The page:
Some twenty-thirty — years later
She’d laugh at the snapshot.
“See Betty And Dolly,” she’d say, “and look how they
Dressed us for the beach.” The sea holiday
- Who would laugh before 20-30 years ago?
- She’d laugh at the snapshot. Who says this line for whom?
- Who are Betty and Dolly?
- Who are dressed up for the beach walk?
She (poet’s mother) would giggle at the photograph after twenty-three years. She’d tell me to look at her cousins Betty and Dolly, and how their parents would dress them all up for the beach. They would have arranged ahead of time to take a photograph.
Was her past, mine is her laughter. Both wry
With the laboured ease of loss.
Wry – Showing that you find a bad situation slightly funny
- Whose laughter does the poet indicate here?
- What is the past of the poet’s mother in this poem?
- Do you think the poet is disappointed to see her mother’s photograph here?
The poet recalls her mother’s favourite childhood memory of a sea vacation. Her mother’s laughing was the poet’s favourite memory from the past. Both women would reflect on memories from the past that they would never be able to relive. They tried their best to adjust to what they lost.
Line 16 – 19
Now she’s been dead nearly as many years
As that girl lived. And of this circumstance
There is nothing to say at all.
Its silence silences.
- Who is dead the poet referring to in this line?
- How many years before the poet’s mother has passed away?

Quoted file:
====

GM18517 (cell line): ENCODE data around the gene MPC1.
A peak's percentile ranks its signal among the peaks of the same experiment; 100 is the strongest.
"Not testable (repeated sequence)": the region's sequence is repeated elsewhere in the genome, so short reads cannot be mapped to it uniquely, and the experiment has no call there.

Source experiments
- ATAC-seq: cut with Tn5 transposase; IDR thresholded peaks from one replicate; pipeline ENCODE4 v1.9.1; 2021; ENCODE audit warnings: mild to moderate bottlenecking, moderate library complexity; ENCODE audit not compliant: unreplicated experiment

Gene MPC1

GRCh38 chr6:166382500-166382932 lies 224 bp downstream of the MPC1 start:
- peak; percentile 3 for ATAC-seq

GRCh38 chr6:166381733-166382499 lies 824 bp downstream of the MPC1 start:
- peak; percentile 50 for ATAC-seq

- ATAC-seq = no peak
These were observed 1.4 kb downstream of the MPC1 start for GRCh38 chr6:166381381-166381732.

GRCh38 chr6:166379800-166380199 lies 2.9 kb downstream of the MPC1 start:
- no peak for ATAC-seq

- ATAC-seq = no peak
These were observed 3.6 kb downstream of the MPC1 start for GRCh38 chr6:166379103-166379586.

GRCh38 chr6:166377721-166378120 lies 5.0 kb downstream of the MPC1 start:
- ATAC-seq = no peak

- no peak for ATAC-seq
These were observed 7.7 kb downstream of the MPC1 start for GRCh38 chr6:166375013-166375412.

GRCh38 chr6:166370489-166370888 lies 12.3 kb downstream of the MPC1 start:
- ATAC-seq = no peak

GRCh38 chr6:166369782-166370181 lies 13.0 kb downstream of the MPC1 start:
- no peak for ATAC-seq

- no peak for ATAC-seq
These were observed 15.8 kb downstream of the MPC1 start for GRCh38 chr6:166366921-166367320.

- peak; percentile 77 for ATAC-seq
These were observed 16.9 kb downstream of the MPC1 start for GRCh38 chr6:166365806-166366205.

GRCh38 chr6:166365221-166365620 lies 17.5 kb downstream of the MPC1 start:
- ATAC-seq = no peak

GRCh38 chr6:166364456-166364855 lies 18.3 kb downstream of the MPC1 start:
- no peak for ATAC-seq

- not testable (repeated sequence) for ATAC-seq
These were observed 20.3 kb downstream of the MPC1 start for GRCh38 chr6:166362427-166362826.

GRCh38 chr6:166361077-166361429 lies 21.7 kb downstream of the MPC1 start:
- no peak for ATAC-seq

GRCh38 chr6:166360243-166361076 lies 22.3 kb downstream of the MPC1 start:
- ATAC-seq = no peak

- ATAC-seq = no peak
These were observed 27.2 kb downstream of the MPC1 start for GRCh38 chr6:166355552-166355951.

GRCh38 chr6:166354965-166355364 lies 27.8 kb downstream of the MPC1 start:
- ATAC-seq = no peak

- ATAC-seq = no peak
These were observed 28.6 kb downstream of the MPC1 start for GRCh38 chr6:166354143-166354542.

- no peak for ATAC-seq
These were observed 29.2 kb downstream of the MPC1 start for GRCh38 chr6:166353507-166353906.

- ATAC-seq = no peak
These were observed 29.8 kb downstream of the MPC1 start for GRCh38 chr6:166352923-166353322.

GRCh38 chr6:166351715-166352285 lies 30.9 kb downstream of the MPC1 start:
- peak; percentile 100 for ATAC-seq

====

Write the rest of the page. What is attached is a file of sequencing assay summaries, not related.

- Why the poet says this line, ” There is nothing to say at all.
Its silence silences.”
The poet says that her mother died twelve years ago, the same age as her mother in the photograph, in the preceding lines. When the poet considers her mother’s death, she is unable to articulate the impact it has on her. Her mother has been hushed by death, which has rendered her silent.
Summary of the Poem
The poem is written in honour of the poet’s mother. She’s staring at an old image of her mother with a cardboard frame. The painting depicts three girls, the oldest and tallest of whom is in the middle.
Her mother, when she was about twelve years old. Her two cousins, Betty and Dolly, who are younger than her, are standing beside her on both sides, holding her hands. On a beach vacation, they went paddling. The photo was taken by her uncle at the time. The poet couldn’t take her gaze away from her mother’s lovely features. The waves brushed against her flimsy feet, indicating that she had changed over time while the sea stayed the same.
Her mother would giggle at the photograph after twenty-three years. She’d make the poet look at the photo and describe how their parents would dress them for a beach vacation. Her mother’s favourite previous memory was a beach vacation, while the poet’s favourite recollection was her giggle. Both of them have lost something they treasured, and they will never be able to relive that experience.
Those tender moments were now but memories.
Now, the poet’s mother had been dead for twelve years, which was the same number as her age at the time the portrait was shot. She is unable to convey her sorrow over her mother’s absence.
Story writing: Group of 4 students are assigned to compose a short story on ‘ My Childhood’.
Speech writing: Write a short speech on, Role of Mother.
Group Discussion: Parenting is big challenge for married couples.